Noth­ing can sti­fle your adven­ture lifestyle like a lack of good sleep. And cof­fee can only take you so far. So do your­self a favor. Grab some of those all-too-valu­able Zs by fol­low­ing these six easy tips to get bet­ter sleep for big­ger adventures.

1. Get Some Exercise
This one seems obvi­ous, but it’s not only the 15-mile run up your local moun­tain or cen­tu­ry club ride that gets your body ready for bed. Even a thir­ty-minute walk through the park or a bike ride to the gro­cery store and back can get your mus­cles stretched and ready to rest. Take some time out of your busy day to move, to get out­side, and that lit­tle light-bulb above your head each night will have no prob­lem click­ing off.

If you’re already in the back­coun­try, chances are you’ve already ticked this one off the list. Not to wor­ry though, we’ve got some oth­er tips.

2. Eat Light
Well… at least eat light before bed. For sleep­ing and san­i­tary rea­sons, avoid eat­ing a full rack of ribs as you tuck your­self into the cov­ers. All the ener­gy pro­duced from the food you eat just before you try to fall asleep will thwart your attempts to doze off. Instead, try a light-snack with a glass of water.

3. Enjoy the Day
If you haven’t already done it, do some­thing that you’re proud of today. Read a new chap­ter, call to an old friend or out of touch fam­i­ly mem­ber, do any­thing to make progress that you can be proud of. Noth­ing brings sleep quick­er then if it’s well earned.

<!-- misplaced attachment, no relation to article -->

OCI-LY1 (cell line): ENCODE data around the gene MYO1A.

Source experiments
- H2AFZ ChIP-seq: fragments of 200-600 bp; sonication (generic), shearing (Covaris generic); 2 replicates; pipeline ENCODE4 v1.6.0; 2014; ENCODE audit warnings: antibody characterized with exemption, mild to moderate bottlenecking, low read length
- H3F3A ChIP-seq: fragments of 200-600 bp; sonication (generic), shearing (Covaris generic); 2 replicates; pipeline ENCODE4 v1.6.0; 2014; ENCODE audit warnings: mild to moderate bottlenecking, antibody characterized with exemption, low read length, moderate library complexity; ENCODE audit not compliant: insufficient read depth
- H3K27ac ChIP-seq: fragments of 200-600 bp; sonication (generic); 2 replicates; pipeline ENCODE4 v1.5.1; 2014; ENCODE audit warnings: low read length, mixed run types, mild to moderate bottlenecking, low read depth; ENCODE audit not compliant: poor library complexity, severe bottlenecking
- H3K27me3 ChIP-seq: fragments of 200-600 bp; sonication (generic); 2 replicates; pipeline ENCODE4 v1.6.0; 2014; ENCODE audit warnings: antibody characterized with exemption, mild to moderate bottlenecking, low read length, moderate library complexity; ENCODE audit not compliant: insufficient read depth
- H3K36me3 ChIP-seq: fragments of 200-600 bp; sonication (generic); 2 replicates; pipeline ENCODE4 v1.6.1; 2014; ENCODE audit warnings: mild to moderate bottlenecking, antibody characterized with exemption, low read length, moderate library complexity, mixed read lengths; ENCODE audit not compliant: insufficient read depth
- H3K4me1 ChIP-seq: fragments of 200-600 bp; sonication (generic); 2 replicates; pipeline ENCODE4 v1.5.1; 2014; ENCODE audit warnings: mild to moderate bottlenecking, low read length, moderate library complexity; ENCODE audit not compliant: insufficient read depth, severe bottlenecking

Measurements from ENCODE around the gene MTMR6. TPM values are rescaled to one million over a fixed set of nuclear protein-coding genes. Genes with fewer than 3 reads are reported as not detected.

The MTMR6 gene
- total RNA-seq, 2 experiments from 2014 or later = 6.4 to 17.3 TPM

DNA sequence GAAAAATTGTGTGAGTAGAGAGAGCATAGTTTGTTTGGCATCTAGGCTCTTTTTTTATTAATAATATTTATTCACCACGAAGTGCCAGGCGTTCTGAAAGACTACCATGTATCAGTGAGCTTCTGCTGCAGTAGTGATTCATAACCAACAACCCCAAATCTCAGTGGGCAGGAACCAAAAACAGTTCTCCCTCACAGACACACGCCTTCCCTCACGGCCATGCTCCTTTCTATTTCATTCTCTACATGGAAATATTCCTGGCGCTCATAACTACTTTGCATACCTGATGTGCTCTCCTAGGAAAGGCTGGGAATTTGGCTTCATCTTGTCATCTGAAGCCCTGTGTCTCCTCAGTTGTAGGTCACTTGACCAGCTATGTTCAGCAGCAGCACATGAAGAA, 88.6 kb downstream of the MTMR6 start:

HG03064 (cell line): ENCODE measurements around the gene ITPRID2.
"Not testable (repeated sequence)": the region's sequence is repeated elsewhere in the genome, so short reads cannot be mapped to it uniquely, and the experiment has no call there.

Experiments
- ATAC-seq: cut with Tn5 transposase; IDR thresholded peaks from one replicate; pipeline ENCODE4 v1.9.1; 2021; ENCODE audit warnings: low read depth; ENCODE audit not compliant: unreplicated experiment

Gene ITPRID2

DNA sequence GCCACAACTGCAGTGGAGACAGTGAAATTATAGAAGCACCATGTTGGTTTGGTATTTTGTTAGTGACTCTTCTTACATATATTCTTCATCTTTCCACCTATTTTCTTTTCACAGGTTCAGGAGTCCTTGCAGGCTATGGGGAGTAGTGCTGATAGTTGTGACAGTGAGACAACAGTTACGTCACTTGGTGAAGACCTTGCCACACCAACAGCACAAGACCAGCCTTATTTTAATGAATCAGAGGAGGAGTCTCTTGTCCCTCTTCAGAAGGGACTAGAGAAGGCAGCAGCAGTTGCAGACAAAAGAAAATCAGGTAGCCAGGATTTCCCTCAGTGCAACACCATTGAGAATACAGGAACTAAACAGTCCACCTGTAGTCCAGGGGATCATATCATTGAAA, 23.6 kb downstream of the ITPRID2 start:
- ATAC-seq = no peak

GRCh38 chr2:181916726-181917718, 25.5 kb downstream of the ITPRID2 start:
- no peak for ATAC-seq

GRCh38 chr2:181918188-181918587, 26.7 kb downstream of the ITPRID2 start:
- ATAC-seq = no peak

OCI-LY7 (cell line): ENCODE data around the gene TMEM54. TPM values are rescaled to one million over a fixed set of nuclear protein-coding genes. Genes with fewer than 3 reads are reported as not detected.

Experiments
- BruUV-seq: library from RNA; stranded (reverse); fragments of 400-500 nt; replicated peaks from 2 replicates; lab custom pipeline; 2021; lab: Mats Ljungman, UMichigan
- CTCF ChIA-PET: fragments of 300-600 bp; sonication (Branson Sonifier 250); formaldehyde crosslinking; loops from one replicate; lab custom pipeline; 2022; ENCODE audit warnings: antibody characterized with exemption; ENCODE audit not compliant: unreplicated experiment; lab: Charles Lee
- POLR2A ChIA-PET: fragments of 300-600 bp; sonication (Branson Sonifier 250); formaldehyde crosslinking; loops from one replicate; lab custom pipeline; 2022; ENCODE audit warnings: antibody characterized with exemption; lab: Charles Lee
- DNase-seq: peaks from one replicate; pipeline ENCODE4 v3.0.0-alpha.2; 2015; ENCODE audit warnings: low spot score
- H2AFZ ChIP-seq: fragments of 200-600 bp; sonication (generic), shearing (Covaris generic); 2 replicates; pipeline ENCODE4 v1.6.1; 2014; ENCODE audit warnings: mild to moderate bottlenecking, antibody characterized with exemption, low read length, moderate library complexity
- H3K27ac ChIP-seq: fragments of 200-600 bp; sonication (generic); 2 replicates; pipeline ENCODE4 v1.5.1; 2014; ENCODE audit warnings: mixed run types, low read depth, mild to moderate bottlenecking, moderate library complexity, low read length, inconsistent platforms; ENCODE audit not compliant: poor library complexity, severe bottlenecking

If you have trou­ble rec­og­niz­ing your every­day progress, brain­storm before you go to bed, make a list, or chal­lenge your part­ner to do the same and share accom­plish­ments before going to bed each night. This accom­plished feel­ing will help to set your mind at ease.

4. Go Sans Pajamas
While it isn’t always the case, sleep­ing with few lay­ers or some­times no lay­ers at all can real­ly make a dif­fer­ence. The best prac­tice prac­tice may be to wear base lay­ers in a sleep­ing bag, but just like every rule, there are exceptions.

If your long under­wear and socks are too form-fit­ting, you may be cut­ting off cir­cu­la­tion. Addi­tion­al­ly, if you become too warm and start to sweat, it’ll start to feel like your wear­ing wet clothes. This can sab­o­tage your sleep­ing bag’s insu­lat­ing efforts.

5. Pull the Plug
It’s hard not to imag­ine a time in our day when we are not attached to some form of tech­nol­o­gy. Phones, radios, iPads, smart­watch­es, GPS; the list goes on. There is a lot of stim­uli that can keep our minds occu­pied. Before you put on the PJs (or lack there­of), pull the plug. Do your­self a favor and for­get the clever tweets and click­able head­lines, just lay back, relax, and know the next day is on its way.

6. Don’t Worry
It may seem counter-intu­itive to the arti­cle itself, but one of the biggest things you can do for your best sleep is to try and not to think about it too much. Go to sleep when you’re tired and under­stand what you need to do to accom­plish that. For some it’s med­i­ta­tion, oth­ers invest in earplugs for back­ground noise, but the best thing you can do is lis­ten to your body and fol­low the signs. Chances are, good sleep will be easy to find.